Along the line he got used to me. Sometimes when I'm sleeping and I'm thinking, oh, I'm so tired today, I don't want to go to work, I remember him. There's no one that is going to care for him, he would likely not even have breakfast. He’s going to get a replacement PSW, but the replacement PSW would not understand because he doesn't communicate so well. So, when I wake up and I'm feeling like I want to stay at home today, I remember him. I just have to go out there.

Each day he sees me, he prays. He's always praying for me. So when I remember that, I'm going to miss tomorrow's prayers when I think about not going and I'm thinking oh I'm going to miss that prayer, I will just get on my scrubs, get all my things and set out.

For a lot of clients if you're not there it's going to be a hard time for them. So each day I wake up with the motivation that I'm going out there to save somebody. I'm going out there to make somebody's life better for them. I'm going out there to make somebody have a better day. It keeps me going. It pushes me to go and do more.

Kayleigh: When I first started working, when I was a student, I was in long term care and we did this bath for a dementia patients and this patient had to be pretty heavily medicated in order to have this bath. When they were getting this patient up to get them out of the bath, they had slapped this patient on the bum in order to get them to stand up and I remember thinking, that's so dehumanizing. That's just so awful. I just kept thinking, how can we make baths better for patients? That was my big thing during school because I had witnessed that and seen how hard that was for that patient and how easy it is to fall into that, to get annoyed.

Then I started working at hospice, which I think is just some of the most important work, some of the most amazing people, the people I work with in hospice, I love them endlessly.  I worked with this one woman for a very long time. In hospice, usually people stay for only about three months. This person was there for seven months and we did bath time regularly. We would have in the afternoons, I would come on at 3 p.m., around like 4 we get into the bath. She loved rose scents. So I brought in Rose Scented bubble bath and we did bath time, had a lovely time, and it was just so wonderful to see that difference between what I'd seen as a student.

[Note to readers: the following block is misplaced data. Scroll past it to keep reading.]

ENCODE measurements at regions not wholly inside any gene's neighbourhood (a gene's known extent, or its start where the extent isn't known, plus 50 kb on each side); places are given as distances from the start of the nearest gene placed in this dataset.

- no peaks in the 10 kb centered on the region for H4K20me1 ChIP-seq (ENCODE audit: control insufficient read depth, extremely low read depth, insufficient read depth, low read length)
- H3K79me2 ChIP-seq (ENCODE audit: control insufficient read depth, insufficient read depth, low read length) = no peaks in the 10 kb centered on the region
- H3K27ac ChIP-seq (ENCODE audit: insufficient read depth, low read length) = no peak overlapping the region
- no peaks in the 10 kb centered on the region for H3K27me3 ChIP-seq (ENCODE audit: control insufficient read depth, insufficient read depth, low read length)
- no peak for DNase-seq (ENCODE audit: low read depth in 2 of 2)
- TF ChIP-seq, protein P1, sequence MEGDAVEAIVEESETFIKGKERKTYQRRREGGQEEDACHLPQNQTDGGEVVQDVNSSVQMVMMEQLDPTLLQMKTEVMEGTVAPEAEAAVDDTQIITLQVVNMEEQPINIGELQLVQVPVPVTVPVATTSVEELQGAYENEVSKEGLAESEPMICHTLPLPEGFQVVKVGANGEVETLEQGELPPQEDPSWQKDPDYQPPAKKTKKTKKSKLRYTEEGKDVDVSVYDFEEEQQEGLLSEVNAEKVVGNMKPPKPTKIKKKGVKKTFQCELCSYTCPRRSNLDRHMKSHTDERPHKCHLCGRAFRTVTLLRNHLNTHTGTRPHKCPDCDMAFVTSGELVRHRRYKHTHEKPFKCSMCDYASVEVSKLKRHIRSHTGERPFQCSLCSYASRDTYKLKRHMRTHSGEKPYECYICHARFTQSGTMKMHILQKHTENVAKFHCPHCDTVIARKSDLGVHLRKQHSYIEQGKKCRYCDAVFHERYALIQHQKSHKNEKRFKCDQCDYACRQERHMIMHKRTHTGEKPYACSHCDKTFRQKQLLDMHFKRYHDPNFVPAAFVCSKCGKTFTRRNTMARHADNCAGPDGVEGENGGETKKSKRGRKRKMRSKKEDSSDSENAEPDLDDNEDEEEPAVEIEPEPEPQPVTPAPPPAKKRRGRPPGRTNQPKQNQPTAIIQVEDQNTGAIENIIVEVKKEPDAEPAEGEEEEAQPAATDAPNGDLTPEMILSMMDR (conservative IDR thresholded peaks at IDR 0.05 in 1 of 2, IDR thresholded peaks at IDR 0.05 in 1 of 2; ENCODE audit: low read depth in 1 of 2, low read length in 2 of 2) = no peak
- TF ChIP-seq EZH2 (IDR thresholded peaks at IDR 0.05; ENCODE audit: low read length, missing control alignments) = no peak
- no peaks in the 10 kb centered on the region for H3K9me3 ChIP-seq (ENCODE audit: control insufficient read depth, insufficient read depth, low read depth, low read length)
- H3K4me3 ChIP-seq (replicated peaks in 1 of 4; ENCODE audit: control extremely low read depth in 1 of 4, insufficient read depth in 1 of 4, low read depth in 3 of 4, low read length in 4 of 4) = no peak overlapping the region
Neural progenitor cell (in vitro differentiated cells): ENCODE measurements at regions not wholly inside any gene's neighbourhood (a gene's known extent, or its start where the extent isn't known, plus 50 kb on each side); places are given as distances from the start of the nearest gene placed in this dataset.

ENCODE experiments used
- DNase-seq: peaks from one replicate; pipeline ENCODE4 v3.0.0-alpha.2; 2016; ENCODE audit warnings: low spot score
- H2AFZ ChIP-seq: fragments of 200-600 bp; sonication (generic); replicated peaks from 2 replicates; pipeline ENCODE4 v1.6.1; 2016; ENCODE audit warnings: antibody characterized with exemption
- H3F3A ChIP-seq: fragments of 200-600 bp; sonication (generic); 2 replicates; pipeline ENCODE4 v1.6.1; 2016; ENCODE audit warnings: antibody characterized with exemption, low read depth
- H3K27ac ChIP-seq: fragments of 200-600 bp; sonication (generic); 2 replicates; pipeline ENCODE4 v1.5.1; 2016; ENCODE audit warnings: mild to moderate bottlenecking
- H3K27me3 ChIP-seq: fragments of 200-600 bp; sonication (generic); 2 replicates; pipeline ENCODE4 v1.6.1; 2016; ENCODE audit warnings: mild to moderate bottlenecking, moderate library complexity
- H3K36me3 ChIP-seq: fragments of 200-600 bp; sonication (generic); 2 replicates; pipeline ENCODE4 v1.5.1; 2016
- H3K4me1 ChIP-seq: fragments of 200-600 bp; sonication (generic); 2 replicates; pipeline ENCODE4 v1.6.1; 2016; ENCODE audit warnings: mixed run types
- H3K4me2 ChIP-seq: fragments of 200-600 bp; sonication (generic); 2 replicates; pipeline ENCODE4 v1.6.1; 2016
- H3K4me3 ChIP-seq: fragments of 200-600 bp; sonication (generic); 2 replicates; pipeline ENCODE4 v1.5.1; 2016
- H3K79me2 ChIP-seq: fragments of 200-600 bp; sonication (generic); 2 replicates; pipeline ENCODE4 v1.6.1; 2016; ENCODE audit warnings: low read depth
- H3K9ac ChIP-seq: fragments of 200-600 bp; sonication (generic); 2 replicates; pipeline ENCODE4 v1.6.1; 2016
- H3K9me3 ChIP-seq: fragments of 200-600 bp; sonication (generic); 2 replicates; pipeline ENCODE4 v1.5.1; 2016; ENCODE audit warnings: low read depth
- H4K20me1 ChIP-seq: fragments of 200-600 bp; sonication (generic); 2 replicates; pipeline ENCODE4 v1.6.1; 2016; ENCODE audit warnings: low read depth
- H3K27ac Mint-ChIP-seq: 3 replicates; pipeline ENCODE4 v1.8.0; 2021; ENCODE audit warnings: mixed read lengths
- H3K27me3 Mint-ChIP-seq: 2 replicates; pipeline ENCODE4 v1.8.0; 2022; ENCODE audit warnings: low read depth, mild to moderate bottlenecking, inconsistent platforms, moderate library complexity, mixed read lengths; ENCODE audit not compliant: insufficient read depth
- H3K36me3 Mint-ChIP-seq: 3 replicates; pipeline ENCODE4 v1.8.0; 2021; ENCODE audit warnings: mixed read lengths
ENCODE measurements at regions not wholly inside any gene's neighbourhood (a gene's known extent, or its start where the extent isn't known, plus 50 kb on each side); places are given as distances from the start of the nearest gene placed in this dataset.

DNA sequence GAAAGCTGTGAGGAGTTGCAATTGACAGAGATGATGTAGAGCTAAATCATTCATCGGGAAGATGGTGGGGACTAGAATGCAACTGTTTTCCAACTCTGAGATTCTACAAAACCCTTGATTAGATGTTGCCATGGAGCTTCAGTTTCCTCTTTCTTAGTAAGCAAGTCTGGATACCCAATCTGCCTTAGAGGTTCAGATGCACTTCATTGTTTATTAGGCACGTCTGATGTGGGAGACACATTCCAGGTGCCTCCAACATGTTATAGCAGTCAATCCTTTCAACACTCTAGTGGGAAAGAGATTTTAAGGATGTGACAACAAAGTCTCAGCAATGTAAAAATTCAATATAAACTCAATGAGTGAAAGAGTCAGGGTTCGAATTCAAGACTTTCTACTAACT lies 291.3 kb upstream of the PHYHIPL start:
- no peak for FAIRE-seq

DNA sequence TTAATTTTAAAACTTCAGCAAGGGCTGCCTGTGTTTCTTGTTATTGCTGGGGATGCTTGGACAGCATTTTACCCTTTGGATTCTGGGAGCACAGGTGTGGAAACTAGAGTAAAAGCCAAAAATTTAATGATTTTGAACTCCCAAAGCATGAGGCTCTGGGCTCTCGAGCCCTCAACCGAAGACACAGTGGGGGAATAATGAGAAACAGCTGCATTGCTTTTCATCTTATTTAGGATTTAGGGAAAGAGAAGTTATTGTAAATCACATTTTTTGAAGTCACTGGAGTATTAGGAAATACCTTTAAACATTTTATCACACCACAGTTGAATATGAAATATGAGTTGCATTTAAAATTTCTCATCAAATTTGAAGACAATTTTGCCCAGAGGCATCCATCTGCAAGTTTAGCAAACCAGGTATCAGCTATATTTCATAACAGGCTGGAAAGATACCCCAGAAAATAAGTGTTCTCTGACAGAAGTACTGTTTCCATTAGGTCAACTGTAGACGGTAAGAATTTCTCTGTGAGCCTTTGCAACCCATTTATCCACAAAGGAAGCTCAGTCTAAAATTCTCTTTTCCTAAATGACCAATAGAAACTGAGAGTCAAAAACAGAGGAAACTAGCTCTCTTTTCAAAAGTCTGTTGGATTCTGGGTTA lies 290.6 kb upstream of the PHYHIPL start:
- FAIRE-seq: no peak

When things get busy, you get exhausted. I love being able to provide that dignity. I miss those bath times. When that patient passed, it was hard.  She'd always ask for me when I was on, and I would come on and the others would say ‘she's been asking for you all day. She's ready for bath’. I remember another patient saying  ‘Wow, you don't understand how life changing that is to get in that bath, like how much more human I feel.’

With the gentleman, giving them a shave when they can't do it themselves and they're so happy. A huge misconception about our job in general, I feel, is that, we just wipe bums. It's so much more than that because we are providing dignity for these people. We are helping them feel human again for all those things they can no longer do for themselves. Those bubble bath times, and a shave and those things are just so important to making just their entire day. That’s why I do what I do. I love what I do. I just I adore it. I've always thought about going into nursing and doing more of a challenge, but this base part of our job, this job is so important in providing that dignity for patients and I just I love that part.

Burnout is very common amongst all healthcare professionals, so how do you avoid burnout and what are your favourite forms of self care?

Kayleigh: I have been burnt out for sure. It's why I'm currently taking a break from the emergency department. It is so easy to just go and keep going, and especially in health care in general, it's a team effort, and you guys need to be a team. 

I love that you can switch around a little bit and finding that team that works for you because that is going to be the main determinant of how well your job is going to go. Of course, you can't have the same team every day, but having that support is so important. It’s that baseline. You need that support and health care and finding those people and that support system within your work.

Then finding that support system at home because our jobs are very people centered and I think that we need our people as well to take care of us.

I like working the nightshift because I go out and hang out with my people before I go into shift and I hang out with my family and friends and I just make sure that I take care of myself in that way. It’s one of my base needs and you can't ignore those. 

You are going to be burned out if you ignore your base needs. You need to find hobbies and things to do outside of work as well and remembering that you are more than just your job. It is so easy to make your entire self worth about that job. It's really important to remember that you are a whole person outside of work.

Fola: I used to work in long term care and it's easy to grab all the shifts and not remember that you yourself are a human being and that you need to take care of yourself.

For me, I have kids. It was becoming more challenging for me to work in long term care. So that was one of the reasons I had to switch to home care for the flexibility. In order to keep my mental health in check, I usually do not take on spontaneous shifts. I try as much as possible not to overwork myself. A lot of people would want to take on more clients every single day and thereby taking on their mental health.  I try as much as possible to just to stay within my number of hours. I don't overwork.